Her mother was in her sitting room, seated at the table with a plate of food and a kettle before her. “Good morning, Anelie.”

Annie was surprised to find her mother up this early—and with breakfast ready. “Good morning, Mama.”

Pavlina Kirilova nodded toward the closed door to her left. “Go on and use the bathroom. I’ll prepare your tea.”

Annie was in and out of her bathroom in a short time. When she returned her tea was seeping and plate with a printsessi sat before the empty chair across from here mother. Annie sat and inhaled the aroma of the breakfast. “This is what I missed.”

“My printsessi?”

“Yes.” She took a small bite and savored the disk. “It’s still hot.”

“I cooked them last night and put a time spell around them.” Pavlina raised here tea and took a small sip. “From your perspective, they’ve only been out of the oven for two minutes.”

Annie savored another mouthful before speaking. “When did you get up?”

“I’ve been up about twenty minutes.”

“And Papa?”

Pavlina set her tea aside, chuckling. “I let him sleep. Though I expect him up within the hour.” She folded her hands in her lap. “I wanted a little mother-daughter time—like what we had before you went off to school?”

Annie didn’t remember there being a lot of mother-daughter time, but she wasn’t going to start contradicting, not now. She’s searching—and I think I know what she’s looking for . . . “I did miss chatting. I only had your letters.” She smiled. “At least we wrote. A few of the students didn’t hear much from their parents.”

 

A year later and Annie can tell her mother is fishing for something, but she’s playing along.  Any idea about what she’s looking for?  And as I’d said, as Kerry’s last thoughts upon reaching San Francisco and seeing his family were of Annie, Annie’s first thoughts upon waking–at the same time, mind you–were of Kerry.  There’s some kind of symmetry with those kids, I tell ya.

How much have I put behind me with this story?  As of last night Act Two finished up with 140,960 words; the full manuscript is 291,665 words.  I stared Act Two in May and I’ve been trudging along for a little over five months now, and I’ll finish it in November for sure.  And then it’s on to Act Three and the end of the novel.

Soon.  I hope.  I want to have some kind of NaNo, even though I haven’t bothered registering yet, and may not.  I’m still on the fence about doing so, because I’m really not sure I can keep up the pace this year.  Far too many things happening, far too many things to get in the way.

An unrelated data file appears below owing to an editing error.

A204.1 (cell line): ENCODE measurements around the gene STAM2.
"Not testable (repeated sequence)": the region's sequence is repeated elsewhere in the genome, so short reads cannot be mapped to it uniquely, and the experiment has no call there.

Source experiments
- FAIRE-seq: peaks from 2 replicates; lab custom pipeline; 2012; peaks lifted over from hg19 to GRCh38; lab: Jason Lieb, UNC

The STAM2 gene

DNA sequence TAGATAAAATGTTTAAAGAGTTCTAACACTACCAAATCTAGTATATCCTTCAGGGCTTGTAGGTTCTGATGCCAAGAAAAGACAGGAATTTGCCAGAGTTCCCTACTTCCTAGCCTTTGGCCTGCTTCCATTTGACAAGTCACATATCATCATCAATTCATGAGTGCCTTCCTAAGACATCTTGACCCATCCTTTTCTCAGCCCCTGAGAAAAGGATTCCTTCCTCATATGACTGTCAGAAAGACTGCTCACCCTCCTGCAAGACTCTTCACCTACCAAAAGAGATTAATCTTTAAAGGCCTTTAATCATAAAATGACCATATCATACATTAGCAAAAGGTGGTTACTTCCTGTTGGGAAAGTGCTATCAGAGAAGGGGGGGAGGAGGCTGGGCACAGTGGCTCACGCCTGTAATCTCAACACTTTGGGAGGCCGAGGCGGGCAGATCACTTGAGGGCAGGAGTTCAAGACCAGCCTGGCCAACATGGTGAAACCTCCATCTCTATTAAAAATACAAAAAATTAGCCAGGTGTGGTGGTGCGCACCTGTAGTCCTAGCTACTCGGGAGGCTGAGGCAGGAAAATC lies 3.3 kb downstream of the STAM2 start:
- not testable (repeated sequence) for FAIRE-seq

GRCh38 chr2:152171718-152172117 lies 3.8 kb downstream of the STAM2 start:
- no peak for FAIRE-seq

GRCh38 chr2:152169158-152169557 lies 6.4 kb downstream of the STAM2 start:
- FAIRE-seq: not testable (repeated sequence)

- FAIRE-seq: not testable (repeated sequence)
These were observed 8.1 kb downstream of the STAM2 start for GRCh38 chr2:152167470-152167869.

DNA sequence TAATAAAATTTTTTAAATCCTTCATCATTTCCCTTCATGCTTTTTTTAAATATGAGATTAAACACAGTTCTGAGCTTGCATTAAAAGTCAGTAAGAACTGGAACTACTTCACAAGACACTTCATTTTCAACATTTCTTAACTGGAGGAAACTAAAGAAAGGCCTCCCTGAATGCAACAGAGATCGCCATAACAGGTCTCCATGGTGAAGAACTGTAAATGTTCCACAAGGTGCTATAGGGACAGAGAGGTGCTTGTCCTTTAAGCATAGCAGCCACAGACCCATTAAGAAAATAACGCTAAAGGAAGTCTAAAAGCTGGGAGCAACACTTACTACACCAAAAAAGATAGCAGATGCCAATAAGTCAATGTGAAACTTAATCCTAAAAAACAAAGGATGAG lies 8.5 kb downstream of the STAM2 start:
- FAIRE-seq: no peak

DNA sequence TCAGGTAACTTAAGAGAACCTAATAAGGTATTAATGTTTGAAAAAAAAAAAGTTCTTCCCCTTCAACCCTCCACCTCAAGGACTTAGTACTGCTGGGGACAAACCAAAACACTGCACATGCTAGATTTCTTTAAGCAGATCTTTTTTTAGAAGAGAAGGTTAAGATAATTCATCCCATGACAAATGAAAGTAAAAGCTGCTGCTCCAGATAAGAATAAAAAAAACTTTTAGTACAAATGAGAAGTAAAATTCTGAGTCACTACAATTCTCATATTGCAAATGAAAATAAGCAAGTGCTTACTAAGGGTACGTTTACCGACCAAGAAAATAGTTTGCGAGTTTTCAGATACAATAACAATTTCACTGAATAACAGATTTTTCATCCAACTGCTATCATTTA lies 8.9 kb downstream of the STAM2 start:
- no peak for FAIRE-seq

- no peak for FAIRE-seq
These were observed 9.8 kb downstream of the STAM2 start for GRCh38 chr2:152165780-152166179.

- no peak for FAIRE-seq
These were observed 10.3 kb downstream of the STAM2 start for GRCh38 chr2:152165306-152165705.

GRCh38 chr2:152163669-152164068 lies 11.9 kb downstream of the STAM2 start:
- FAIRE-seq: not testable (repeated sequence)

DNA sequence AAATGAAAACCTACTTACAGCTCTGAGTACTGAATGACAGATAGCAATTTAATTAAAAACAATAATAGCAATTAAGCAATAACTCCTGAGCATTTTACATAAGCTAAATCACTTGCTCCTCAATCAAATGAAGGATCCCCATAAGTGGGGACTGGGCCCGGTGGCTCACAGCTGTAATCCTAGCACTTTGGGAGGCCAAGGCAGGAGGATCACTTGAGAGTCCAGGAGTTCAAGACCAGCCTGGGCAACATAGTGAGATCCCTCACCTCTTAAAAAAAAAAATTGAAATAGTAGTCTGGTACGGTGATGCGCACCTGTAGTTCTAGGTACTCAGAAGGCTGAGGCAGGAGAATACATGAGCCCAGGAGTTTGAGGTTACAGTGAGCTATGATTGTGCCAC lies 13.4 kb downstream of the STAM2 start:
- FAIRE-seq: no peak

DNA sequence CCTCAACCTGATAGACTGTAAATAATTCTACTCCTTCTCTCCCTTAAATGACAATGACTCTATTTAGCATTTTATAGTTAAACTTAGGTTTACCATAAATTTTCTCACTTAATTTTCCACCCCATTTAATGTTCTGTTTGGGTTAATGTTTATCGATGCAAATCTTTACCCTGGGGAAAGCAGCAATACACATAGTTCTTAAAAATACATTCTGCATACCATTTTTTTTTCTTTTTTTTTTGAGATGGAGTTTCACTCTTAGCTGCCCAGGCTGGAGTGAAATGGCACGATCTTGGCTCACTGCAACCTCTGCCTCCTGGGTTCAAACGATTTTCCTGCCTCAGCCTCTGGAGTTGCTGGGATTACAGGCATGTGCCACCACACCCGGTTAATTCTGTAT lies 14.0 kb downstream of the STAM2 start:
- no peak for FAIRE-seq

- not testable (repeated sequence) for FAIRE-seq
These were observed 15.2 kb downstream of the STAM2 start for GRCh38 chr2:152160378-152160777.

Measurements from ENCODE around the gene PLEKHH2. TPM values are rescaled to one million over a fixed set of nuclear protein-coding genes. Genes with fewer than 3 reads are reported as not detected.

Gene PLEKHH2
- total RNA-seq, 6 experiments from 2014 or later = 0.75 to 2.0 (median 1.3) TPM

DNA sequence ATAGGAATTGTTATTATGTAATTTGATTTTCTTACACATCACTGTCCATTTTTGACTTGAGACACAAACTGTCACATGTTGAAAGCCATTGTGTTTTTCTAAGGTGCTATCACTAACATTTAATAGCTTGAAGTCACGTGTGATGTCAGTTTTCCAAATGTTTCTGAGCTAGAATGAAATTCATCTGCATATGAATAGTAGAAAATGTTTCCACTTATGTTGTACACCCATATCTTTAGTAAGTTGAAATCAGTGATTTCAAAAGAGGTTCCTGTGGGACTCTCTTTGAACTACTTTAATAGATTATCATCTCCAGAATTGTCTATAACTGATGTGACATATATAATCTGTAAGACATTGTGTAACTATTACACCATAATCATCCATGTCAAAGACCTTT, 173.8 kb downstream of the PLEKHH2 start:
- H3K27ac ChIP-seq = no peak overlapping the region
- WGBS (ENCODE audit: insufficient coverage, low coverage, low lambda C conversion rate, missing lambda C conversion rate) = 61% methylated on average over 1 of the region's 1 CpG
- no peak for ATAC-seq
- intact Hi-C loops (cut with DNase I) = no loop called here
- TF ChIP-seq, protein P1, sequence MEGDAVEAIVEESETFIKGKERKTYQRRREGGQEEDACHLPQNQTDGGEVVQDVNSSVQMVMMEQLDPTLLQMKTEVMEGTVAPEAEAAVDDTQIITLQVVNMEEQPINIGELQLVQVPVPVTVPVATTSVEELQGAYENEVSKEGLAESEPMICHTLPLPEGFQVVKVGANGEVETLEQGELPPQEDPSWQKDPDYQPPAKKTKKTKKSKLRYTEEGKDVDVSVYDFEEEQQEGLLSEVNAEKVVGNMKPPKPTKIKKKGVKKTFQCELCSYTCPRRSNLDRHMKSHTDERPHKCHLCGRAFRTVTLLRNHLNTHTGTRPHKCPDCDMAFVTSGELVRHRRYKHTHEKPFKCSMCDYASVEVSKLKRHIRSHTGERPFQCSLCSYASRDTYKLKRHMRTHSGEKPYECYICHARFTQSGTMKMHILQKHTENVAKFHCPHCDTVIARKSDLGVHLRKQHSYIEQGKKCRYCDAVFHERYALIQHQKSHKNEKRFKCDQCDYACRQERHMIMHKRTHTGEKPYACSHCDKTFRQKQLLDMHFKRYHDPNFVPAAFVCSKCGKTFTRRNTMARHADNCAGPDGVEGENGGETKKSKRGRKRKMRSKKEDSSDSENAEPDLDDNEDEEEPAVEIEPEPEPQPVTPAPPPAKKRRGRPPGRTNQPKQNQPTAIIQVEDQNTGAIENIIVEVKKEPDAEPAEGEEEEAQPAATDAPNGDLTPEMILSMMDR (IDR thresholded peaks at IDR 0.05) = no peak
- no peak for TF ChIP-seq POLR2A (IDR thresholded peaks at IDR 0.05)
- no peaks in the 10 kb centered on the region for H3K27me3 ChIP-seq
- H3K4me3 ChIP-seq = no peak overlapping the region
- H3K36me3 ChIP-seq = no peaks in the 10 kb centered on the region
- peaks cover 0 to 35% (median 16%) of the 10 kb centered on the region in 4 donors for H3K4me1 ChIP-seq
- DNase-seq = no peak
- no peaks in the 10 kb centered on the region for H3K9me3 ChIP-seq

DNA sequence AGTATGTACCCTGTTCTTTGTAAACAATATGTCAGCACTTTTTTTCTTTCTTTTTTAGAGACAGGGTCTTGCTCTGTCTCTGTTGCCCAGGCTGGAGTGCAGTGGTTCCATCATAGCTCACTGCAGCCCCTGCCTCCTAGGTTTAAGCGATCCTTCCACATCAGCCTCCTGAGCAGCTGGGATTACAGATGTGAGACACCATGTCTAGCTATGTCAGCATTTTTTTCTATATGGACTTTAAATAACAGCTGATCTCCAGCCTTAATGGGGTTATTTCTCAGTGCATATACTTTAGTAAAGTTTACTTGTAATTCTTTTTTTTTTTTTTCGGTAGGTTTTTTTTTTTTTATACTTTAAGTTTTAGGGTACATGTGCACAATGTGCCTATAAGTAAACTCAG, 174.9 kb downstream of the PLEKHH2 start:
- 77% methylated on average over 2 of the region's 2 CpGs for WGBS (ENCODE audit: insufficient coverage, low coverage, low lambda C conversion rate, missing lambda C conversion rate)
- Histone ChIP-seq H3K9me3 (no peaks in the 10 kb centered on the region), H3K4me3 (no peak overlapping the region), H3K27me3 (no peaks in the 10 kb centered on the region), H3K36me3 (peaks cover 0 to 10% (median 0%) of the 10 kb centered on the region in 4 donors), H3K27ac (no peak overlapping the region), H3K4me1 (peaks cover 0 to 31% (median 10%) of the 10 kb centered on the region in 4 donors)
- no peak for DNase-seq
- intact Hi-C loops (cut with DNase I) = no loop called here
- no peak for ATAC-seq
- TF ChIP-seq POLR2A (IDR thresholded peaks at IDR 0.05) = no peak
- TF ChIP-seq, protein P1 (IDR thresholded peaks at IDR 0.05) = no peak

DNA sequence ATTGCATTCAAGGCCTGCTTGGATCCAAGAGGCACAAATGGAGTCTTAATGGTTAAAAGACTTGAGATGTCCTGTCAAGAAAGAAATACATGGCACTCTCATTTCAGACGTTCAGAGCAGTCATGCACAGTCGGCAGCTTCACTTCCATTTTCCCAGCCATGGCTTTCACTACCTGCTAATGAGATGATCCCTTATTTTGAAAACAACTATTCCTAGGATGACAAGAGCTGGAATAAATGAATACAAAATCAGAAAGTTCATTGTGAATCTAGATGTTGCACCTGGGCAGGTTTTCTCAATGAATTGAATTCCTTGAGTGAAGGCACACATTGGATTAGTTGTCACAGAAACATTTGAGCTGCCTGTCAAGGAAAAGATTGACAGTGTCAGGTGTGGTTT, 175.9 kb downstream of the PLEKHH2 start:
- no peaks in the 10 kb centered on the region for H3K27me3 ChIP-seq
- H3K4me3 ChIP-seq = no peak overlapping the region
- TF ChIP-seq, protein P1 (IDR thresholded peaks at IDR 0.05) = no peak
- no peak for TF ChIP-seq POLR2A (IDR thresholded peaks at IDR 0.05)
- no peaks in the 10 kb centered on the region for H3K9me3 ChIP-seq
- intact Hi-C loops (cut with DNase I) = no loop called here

Or . . . I just have to suck it up and put my two hours of writing aside and not be distracted.

That would probably work better, yeah?

Good News Day

Monday–yesterday–was another of my long, “I’m on the road and can’t really get anything done” days.  I had to visit my HRT doctor, and it’s a nearly two-and-a-half hour drive to her office–I’m in The Burg and she’s off in the Swamps of Jersey–so there’s a bit of driving.  A lot of driving, actually, and it’s pretty much heavy traffic the whole way there and back, not including the rain I was in last night.  Needless to say, by the time I returned to my hovel at seven-thirty PM, it was hard to get worked up for anything in the way of writing.

That doesn’t mean I didn’t have a good day yesterday . . .

See, my visit was to go over my labs, which I’d taken a couple of weeks before.  Lab work is important, because you don’t want to worry that what you’re doing to your body is killing you.  And it can . . . Bit of full disclosure here:  back in April and May of 2014, this year, I was on a DIY hormone regiment for about six weeks.  I did it because I wanted to get on them, and as I always do, I dug into my research and figured out just how much I could handle without hurting myself.

Wrong thing to do.  I stopped taking the hormones right before I started my lab work, and didn’t get back on them until I started my injections.  One of the thing my lab work discovered was my iron and some of my liver functions were way the hell off.  The liver function was due to taking oral hormones (after you’re fifty they break down in your system differently and are metabolized by your liver as well), and the iron came from mistakenly taking a women’s vitamin, which are full of iron that I don’t need.

The moral of that story is don’t do meds on your own.  The other moral of the story is that in April I was pretty much an emotional basket case because of lady hormones taking over my body, and let me tell you, it wasn’t fun.  It also makes me understand far better the sort of hell women go through from time-to-time, and makes me want to slap guys with large, smelly tunas every time I hear them say, “Wow, you’re moody today.”  Hey, try this stuff for three months, dude, and tell me how you feel.

But the news yesterday was good.  Hormone levels are where they should be; liver function is good save for a slightly elevated bilirubin, which may or may not be genetic and/or affected by my lack of a gall bladder, my weight is continuing to drop, and even my blood pressure was down a bit–and while still high, it wasn’t up in the hypertension range.  It was all great news.

That's why I look so happy here--glowing even, as some people say.  I'll take that.

That’s why I look so happy here–glowing even, as some people told me yesterday. I’ll take that.

It’s back to the writing tonight.  Today I’ll ponder over some of the comments I’ve received concerning Annie’s and Kerry’s relationship.  It seems as if there are a few people who thing something bad is going to happen to them.  Since I already know everything that’s going to happen to them, I’m sort of sitting here smiling and thinking, “How are they gonna feel when I get to this scene?”

But really:  nothing bad happens.

Well . . . nothing too bad.

Welcome to My Trans World

I’m doing things a little different today, mostly because I promised some people that I was going to answer some questions for them, and this is how I handle that particular request.